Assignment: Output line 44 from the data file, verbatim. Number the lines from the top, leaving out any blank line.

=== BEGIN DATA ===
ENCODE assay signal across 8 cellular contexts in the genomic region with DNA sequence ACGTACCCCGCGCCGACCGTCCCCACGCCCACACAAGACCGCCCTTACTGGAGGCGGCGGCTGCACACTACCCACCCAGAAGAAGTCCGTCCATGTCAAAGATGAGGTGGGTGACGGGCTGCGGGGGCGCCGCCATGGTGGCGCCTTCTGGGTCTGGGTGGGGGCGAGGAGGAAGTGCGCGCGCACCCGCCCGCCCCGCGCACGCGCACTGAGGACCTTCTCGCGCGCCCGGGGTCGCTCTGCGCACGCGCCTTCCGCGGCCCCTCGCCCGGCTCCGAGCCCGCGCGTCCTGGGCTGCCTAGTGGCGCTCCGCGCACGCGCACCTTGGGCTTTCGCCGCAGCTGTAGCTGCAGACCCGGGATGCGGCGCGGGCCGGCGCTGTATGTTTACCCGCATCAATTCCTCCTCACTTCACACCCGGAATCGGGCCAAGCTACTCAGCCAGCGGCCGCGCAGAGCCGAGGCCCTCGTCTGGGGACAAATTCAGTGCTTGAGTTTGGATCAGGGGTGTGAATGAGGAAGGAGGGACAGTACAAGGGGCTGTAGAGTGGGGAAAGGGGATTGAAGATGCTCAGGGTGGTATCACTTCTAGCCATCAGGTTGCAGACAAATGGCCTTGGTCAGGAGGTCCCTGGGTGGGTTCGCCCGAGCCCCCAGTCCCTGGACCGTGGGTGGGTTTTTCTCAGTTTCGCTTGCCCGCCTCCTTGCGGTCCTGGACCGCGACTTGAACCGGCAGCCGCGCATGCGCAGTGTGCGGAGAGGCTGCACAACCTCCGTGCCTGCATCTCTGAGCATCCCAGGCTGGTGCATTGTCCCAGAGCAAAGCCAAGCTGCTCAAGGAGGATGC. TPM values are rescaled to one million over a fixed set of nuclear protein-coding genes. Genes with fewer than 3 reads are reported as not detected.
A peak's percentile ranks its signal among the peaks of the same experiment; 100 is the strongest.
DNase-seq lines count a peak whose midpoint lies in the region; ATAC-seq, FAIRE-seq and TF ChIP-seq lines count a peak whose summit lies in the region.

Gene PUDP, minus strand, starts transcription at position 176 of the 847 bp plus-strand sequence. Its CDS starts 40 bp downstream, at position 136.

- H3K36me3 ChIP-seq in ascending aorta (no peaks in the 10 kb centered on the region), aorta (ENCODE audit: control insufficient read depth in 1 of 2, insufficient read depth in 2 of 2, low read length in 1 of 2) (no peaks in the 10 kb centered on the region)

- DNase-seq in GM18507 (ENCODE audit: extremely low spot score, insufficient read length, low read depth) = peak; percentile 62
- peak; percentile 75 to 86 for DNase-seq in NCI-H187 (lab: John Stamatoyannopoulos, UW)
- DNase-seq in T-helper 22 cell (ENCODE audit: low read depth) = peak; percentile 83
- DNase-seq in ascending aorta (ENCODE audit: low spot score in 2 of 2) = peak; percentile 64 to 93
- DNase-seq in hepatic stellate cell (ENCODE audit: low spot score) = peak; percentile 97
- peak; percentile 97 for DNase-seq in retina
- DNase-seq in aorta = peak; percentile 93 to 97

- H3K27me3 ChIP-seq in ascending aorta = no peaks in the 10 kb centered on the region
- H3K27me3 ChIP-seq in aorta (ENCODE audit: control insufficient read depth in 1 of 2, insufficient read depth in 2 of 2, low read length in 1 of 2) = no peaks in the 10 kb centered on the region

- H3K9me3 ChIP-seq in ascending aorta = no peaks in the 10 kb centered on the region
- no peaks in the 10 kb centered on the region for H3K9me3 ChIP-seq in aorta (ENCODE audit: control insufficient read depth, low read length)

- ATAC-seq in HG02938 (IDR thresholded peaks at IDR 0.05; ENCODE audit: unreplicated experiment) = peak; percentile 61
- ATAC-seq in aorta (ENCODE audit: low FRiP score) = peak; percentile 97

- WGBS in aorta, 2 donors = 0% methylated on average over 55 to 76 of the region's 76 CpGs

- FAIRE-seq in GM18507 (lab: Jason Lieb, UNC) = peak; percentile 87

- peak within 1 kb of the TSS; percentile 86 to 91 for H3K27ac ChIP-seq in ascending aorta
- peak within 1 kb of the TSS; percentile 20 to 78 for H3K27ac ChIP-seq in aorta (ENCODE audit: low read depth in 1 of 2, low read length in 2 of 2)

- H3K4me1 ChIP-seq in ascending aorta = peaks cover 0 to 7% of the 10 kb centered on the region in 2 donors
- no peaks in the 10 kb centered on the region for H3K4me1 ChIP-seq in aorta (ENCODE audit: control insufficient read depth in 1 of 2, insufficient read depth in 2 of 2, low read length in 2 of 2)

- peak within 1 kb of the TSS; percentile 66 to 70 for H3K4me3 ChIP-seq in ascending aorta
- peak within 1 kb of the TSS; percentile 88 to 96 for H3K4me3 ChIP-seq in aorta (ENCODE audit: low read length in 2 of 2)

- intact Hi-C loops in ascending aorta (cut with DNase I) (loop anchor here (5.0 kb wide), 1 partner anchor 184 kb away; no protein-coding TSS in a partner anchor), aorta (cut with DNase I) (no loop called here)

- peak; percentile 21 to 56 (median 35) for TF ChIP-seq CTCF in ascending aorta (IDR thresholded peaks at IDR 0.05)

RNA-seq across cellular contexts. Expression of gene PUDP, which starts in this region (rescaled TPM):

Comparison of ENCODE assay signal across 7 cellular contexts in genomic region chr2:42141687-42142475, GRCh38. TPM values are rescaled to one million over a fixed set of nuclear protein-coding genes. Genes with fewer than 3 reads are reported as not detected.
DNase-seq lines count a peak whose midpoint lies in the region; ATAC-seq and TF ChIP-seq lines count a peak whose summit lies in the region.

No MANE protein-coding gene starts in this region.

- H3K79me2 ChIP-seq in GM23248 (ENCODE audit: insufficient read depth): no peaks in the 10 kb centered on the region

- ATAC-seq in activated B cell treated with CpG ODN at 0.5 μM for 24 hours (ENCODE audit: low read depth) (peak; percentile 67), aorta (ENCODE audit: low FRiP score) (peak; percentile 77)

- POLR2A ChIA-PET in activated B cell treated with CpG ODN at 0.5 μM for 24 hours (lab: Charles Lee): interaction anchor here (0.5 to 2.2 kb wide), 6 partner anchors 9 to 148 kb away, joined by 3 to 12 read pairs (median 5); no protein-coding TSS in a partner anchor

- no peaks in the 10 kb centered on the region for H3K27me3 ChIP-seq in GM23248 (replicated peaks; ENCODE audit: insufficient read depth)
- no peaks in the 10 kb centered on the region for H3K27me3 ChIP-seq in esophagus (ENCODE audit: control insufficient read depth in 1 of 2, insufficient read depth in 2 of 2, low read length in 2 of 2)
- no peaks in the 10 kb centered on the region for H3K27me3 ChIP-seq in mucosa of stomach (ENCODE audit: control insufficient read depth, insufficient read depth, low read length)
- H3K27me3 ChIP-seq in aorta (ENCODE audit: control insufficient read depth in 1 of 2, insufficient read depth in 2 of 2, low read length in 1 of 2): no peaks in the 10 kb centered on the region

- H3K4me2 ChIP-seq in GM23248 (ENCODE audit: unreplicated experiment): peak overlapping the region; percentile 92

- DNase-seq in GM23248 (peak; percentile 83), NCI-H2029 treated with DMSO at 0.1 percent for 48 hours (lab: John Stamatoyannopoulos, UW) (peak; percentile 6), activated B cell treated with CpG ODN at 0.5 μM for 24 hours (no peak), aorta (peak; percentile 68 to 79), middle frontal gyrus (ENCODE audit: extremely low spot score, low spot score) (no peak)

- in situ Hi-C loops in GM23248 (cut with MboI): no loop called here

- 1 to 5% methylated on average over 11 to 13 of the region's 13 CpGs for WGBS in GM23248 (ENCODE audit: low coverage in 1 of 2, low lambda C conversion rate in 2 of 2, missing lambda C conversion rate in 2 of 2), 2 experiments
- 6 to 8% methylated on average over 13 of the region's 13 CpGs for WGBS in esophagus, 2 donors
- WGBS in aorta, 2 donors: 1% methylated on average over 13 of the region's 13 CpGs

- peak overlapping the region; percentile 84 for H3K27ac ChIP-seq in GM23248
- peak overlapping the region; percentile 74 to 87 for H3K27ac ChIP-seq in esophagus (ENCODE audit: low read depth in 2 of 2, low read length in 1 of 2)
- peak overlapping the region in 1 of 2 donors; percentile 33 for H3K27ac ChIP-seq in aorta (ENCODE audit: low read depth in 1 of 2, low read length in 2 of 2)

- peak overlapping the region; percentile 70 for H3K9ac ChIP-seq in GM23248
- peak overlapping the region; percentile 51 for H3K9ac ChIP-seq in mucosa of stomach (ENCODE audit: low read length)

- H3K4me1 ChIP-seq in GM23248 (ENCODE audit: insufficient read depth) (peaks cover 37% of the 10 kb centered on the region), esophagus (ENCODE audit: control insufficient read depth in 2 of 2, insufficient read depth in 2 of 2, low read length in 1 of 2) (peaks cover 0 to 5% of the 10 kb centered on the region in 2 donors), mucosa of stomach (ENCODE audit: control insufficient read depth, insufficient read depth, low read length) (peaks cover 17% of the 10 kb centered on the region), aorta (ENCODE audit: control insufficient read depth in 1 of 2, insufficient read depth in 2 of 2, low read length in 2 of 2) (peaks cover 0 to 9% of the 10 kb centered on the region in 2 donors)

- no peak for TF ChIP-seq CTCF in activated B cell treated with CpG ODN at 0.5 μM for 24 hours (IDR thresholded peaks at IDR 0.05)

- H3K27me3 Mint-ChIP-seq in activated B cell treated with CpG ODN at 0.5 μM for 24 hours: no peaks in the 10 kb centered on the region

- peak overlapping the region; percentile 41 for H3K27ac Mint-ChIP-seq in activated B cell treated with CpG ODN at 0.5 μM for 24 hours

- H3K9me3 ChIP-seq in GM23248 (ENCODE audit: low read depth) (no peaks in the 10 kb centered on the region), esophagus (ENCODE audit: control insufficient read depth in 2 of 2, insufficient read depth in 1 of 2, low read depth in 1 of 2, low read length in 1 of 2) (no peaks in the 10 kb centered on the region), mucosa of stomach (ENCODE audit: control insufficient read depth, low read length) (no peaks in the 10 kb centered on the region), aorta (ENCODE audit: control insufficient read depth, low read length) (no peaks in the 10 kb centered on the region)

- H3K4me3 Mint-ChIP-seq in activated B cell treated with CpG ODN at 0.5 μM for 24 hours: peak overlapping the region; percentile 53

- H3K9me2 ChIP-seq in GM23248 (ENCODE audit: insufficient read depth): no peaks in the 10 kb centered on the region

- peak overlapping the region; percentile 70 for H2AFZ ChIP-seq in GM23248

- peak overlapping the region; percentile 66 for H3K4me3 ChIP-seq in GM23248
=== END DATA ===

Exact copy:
- 6 to 8% methylated on average over 13 of the region's 13 CpGs for WGBS in esophagus, 2 donors